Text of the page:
Oped by Dr. Anthony Carney: Why is a practice that tortures young people legal in Kentucky?

Posted: March 18, 2021

As a gay man, it frightens me. As a health care professional, it enrages me. I am a board-certified family nurse practitioner who serves the health care needs of LGBTQ+ patients. My work is dedicated to evidence-based practice and advocacy for my patients. Fortunately, I never experienced conversion therapy firsthand. However, one of my best friends did take his own life as a result of his experience with conversion therapy when we were 13.

Conversion therapy threatens my community and needs to end. I am calling for a legislative end to the practice in Kentucky.

The practice asserts that same-sex attraction or any form of the trans experience is “curable.” The notion is that the experiences of LGBTQ+ youth are some sort of disorder or disease. Homosexuality was removed in 1973 from the Diagnostic and Statistical Manual of Mental Disorders (DSM).

The diagnostic term for the broad spectrum of people who transiently or persistently identify with a gender different from their natal sex recently changed from “Gender Identity Disorder” to the more sensitive term, “Gender Dysphoria.” American medicine is slowly de-pathologizing LGBTQ+ lives, but conversion therapy is one of the remaining remnants of harmful treatment of the community.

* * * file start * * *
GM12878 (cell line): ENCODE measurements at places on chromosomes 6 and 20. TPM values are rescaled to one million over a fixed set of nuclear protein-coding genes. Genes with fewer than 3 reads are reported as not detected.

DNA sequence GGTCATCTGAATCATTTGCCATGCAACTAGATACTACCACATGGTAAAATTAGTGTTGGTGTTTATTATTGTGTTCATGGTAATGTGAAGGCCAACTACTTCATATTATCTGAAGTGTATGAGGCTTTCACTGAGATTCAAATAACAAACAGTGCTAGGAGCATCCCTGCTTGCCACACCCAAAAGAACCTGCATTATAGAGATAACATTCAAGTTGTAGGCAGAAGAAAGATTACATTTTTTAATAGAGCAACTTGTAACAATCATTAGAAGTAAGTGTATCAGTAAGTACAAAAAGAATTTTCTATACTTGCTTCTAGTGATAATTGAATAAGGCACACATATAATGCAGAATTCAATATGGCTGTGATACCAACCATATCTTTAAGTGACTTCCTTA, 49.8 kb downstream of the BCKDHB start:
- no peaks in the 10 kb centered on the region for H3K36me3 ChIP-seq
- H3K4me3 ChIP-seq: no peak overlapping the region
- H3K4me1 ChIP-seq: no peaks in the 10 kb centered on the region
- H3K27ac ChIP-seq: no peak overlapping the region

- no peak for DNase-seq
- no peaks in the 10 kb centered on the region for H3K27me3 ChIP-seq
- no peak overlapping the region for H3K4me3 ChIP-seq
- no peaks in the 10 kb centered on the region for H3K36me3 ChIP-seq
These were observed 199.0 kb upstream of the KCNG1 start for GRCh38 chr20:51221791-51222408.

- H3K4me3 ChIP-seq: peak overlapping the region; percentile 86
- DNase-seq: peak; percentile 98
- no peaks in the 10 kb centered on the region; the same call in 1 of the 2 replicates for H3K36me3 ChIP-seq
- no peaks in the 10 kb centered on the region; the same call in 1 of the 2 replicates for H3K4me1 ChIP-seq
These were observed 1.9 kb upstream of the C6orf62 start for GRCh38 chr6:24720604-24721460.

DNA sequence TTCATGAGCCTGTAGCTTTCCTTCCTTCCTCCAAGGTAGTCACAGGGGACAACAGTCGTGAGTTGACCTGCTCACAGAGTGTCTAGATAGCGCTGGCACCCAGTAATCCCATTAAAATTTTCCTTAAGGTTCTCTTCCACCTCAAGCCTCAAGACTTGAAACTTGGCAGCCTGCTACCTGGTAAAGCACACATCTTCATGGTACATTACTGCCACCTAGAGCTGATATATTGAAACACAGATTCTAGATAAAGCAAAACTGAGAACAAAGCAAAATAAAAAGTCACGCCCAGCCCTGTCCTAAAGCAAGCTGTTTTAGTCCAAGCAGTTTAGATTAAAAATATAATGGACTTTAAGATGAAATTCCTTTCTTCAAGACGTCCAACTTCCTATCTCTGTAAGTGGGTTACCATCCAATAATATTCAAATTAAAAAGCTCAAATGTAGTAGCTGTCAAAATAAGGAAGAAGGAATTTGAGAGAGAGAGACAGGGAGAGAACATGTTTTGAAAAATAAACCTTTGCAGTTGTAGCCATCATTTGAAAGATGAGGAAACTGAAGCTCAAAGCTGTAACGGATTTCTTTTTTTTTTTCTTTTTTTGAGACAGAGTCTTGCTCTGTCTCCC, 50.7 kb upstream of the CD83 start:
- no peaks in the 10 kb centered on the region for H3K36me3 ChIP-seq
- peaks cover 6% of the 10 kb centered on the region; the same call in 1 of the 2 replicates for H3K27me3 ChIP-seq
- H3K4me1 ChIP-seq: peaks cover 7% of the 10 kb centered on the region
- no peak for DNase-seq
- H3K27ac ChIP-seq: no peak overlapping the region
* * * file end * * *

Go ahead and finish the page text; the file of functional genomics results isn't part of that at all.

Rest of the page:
Conversion therapy has been deemed as a non-evidenced, non-therapeutic approach to sexual orientation and gender identity minority patients by many organizations including the American Academy of Child and Adolescent Psychiatry, the American Medical Association and the American Psychiatric Association. According to a study by researchers at San Francisco State University, LBGTQ+ youth who experience conversion therapy are more likely to report attempted suicide, develop a substance use disorder and develop mental health problems such as depression.

Twenty thousand LGBTQ youth ages 13-17 will receive conversion therapy from a licensed health care professional before they reach the age of 18 in the 41 states that currently do not ban the practice.

I urge my fellow Kentuckians, especially my nurse colleagues, to contact your legislators and join the effort toward supporting House Bill 19 and Senate Bill 30. Doing so protects vulnerable youth in our community. This bill, the Youth Mental Health Protection Act, follows the evidence and advocates for the safety and well-being of LGBTQ+ youth by helping them never experience the trauma that comes with a dishonest, torturous practice.


The above op-ed was written by Anthony Carney, DNP, APRN, CCRN, FNP-C, and was published by the Kentucky Nurses Association and the Louisville Courier-Journal. Dr. Carney is an assistant professor at the University of Kentucky College of Nursing and a nurse practitioner with the Phillyis D. Corbett Community Health Center and the Transform Health.